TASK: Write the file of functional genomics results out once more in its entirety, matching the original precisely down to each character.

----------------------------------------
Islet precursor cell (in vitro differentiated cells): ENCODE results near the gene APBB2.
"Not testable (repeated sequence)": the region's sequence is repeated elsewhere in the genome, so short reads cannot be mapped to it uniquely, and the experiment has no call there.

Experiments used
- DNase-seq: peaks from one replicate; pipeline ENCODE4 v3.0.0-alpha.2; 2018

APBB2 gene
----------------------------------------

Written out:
Islet precursor cell (in vitro differentiated cells): ENCODE results near the gene APBB2.
"Not testable (repeated sequence)": the region's sequence is repeated elsewhere in the genome, so short reads cannot be mapped to it uniquely, and the experiment has no call there.

Experiments used
- DNase-seq: peaks from one replicate; pipeline ENCODE4 v3.0.0-alpha.2; 2018

APBB2 gene